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The Boss

By David Dayton McKean
This Web version, edited by GET NJ, COPYRIGHT 2003

The Roman Catholic Church occupies a special position in the community presided over by the Hague regime; seventy-five per cent of the population belongs to the Catholic Church. (Estimate of the Allied Aid Society, 1934. The 1926 Census of Religious Bodies gave the total church members in Jersey City as 190,118, of whom 129,569 were Catholic. Members of Jewish congregations were second, with 18,000, and United Lutherans third, 8190.) The community too is devoutly Catholic, if a visitor may judge from the outdoor shrines and crosses, and from the dilapidated Protestant churches. The Commonweal, national Catholic periodical, has frequently attacked Mayor Hague for the brutality of his police and for his suppression of civil liberties. (See, for example, an article by Barrett McGurn, `A Night in Jersey City,' vol. 28, pp. 183-114. (May 87, 1938.)) And speaking far from Jersey City, the Right Reverend John A. Ryan of the Catholic University of America, Washington, D.C., said in Duluth that many Catholics `have been misled by vicious propaganda into thinking that the issue in that city [Jersey City] is between communism and Americanism, between Catholicism and atheism.... The real conflict is between Americanism and civil rights on the one hand, and, on the other, the subserviency of city officials to selfish employers who seek to prevent effective organization of labor.' (Newark Evening News, July 5, 1938.)

No such remark as this may be discovered in the record of the New Jersey hierarchy; indeed, no critical word from any of them appears to have found its way into print. The comments of the New Jersey priests, on the contrary, have run to the most generous praise. Monsignor John J. Murphy, spiritual director of the Holy Name Federation of the Newark diocese, for instance, said in a speech in Jersey City on March 17, 1937, that the people of the city should be thankful that they have a mayor who tells objectors, `whether they are parlor pinks from Montclair or social scum from Brooklyn, that Jersey City does not want them.' Referring to an injunction issued by federal Judge Clark restraining the Jersey City police from interfering with peaceful picketing, Father Murphy said, `Some of our federal judges ought to be given a little peaceful picketing.' A few months later the Reverend Matthew Toohey, speaking in the Sacred Heart Church in Jersey City, praised Premier Duplessis of Quebec for suppressing communist newspapers and compared him to Mayor Hague, whom he called America's `public enemy number one of communism.' In the absence of any criticism, such statements, among the many that might be cited, indicate general approval by the Catholic Church in New Jersey.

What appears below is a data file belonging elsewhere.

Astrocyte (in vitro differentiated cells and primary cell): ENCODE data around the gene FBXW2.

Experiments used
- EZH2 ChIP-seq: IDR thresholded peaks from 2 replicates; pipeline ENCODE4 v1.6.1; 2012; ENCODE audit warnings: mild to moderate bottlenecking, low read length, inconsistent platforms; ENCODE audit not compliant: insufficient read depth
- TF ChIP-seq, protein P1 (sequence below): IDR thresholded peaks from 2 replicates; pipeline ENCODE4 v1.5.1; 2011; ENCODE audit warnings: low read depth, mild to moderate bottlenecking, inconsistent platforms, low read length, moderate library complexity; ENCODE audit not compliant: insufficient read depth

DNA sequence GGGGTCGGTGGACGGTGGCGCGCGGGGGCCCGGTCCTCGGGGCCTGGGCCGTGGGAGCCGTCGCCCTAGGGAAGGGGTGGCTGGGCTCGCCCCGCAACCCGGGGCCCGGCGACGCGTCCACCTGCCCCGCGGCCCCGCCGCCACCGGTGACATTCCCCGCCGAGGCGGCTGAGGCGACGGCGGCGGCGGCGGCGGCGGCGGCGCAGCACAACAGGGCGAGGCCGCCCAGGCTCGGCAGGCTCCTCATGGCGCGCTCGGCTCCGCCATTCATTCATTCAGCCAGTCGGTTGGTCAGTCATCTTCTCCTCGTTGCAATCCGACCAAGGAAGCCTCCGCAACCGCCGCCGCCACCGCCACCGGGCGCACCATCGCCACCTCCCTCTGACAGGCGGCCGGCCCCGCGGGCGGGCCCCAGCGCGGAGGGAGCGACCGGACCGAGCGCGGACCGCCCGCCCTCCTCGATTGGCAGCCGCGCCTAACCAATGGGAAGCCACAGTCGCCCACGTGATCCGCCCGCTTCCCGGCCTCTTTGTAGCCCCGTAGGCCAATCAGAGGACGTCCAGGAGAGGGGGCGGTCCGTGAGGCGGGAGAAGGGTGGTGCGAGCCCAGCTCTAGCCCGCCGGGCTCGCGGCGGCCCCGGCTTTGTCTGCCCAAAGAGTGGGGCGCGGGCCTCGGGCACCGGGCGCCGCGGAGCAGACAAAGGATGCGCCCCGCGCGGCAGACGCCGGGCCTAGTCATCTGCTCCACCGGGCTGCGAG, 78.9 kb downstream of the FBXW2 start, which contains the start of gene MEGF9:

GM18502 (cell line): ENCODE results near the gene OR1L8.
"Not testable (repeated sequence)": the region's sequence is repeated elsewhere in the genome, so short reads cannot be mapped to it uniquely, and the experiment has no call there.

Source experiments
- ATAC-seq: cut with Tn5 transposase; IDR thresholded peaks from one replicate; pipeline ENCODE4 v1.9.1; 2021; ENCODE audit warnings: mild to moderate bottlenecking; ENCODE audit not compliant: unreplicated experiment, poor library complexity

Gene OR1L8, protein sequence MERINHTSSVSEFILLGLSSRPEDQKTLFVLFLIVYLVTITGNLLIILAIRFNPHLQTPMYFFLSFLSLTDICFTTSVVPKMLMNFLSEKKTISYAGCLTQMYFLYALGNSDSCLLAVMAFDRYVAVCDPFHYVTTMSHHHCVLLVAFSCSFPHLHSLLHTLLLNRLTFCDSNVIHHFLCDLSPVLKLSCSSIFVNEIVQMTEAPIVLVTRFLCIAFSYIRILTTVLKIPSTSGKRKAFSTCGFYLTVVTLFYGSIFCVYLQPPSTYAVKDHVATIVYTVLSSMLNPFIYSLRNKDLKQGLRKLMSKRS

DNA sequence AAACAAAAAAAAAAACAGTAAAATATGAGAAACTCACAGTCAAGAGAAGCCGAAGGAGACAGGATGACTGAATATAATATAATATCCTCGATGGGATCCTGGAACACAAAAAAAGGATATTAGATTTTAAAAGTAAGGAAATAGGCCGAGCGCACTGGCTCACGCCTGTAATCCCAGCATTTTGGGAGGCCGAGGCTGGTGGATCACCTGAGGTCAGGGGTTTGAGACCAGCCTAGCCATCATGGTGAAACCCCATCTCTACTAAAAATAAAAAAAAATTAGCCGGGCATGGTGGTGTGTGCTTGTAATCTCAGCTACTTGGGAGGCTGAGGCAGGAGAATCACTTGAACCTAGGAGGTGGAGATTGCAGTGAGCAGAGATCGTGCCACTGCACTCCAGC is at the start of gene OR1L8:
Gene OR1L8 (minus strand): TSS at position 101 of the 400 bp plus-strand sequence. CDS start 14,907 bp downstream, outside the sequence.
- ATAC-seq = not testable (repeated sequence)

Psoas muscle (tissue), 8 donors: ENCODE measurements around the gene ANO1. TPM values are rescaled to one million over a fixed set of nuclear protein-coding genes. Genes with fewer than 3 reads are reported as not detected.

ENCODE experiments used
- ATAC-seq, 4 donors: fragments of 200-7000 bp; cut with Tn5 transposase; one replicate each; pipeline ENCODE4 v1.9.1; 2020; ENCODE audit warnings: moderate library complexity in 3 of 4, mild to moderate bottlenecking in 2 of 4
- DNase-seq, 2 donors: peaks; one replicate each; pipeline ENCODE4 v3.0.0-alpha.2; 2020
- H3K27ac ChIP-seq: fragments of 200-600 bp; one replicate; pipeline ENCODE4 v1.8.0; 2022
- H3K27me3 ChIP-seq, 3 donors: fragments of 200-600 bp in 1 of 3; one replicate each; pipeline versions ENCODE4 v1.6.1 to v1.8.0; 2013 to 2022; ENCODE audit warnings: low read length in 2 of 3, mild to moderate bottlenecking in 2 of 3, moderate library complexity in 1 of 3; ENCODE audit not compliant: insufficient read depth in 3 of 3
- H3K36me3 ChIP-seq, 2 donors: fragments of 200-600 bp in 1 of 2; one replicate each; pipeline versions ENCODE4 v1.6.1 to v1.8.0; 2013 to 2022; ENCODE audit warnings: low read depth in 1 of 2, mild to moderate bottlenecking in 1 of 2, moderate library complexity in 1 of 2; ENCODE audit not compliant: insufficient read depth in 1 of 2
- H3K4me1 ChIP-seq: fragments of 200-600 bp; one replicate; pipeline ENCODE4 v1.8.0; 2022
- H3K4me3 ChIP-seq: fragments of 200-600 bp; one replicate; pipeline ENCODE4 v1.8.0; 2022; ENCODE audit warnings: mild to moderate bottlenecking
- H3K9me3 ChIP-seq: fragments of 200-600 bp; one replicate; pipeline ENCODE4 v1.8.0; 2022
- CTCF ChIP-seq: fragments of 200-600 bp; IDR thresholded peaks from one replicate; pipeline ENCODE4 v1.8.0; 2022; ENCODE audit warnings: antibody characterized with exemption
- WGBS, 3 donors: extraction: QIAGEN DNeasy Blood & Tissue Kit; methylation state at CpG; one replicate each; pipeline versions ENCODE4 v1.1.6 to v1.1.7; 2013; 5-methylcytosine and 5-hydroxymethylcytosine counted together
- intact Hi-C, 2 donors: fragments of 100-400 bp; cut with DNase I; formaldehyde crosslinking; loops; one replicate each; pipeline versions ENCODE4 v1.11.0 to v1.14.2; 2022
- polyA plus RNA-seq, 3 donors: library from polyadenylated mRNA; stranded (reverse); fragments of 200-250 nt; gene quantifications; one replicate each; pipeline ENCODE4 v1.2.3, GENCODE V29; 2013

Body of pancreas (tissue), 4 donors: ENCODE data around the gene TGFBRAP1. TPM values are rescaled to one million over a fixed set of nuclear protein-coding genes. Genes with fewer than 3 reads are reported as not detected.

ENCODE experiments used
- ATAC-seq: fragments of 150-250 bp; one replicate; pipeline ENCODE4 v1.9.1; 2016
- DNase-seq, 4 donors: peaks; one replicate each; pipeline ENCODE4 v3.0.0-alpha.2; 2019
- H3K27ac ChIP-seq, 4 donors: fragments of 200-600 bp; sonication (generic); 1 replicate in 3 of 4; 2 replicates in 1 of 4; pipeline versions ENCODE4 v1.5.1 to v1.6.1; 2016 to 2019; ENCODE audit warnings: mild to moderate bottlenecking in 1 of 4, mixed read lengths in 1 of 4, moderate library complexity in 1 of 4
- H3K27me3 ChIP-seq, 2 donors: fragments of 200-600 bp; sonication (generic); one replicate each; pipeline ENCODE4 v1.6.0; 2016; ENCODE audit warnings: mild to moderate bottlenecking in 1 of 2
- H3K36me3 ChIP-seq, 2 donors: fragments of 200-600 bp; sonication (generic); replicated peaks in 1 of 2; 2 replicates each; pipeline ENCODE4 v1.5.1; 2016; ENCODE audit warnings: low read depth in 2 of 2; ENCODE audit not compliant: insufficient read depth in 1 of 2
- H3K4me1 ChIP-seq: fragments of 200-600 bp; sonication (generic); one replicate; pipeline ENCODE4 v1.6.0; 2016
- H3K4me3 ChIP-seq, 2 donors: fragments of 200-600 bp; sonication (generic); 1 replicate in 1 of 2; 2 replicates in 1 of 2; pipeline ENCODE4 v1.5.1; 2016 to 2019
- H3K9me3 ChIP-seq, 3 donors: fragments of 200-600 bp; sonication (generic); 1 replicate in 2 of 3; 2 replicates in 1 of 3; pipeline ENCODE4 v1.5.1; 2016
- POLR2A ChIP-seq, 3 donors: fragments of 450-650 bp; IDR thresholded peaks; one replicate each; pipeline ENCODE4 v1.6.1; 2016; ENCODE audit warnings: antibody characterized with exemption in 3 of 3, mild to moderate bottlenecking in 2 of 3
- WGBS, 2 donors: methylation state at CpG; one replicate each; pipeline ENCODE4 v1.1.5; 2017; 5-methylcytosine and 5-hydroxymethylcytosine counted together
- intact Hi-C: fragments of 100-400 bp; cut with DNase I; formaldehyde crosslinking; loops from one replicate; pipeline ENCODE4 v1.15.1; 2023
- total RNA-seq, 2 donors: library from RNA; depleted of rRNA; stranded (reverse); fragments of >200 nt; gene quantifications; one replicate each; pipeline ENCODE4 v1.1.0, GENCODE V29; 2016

The Hague organization, on its part, does everything it can to preserve the good relations it has with the Catholic hierarchy. In the first place, almost all the important officials are Catholics, with one or two exceptions, such as A. Harry Moore and Arthur Potterton, and some of them have received lay honors in the church, such as John F. O'Neill, the supervisor of county patronage, who is a Knight of St. Gregory. All of the top police officials are Catholics. No intermediary is necessary for dealing with any of these highly placed officials.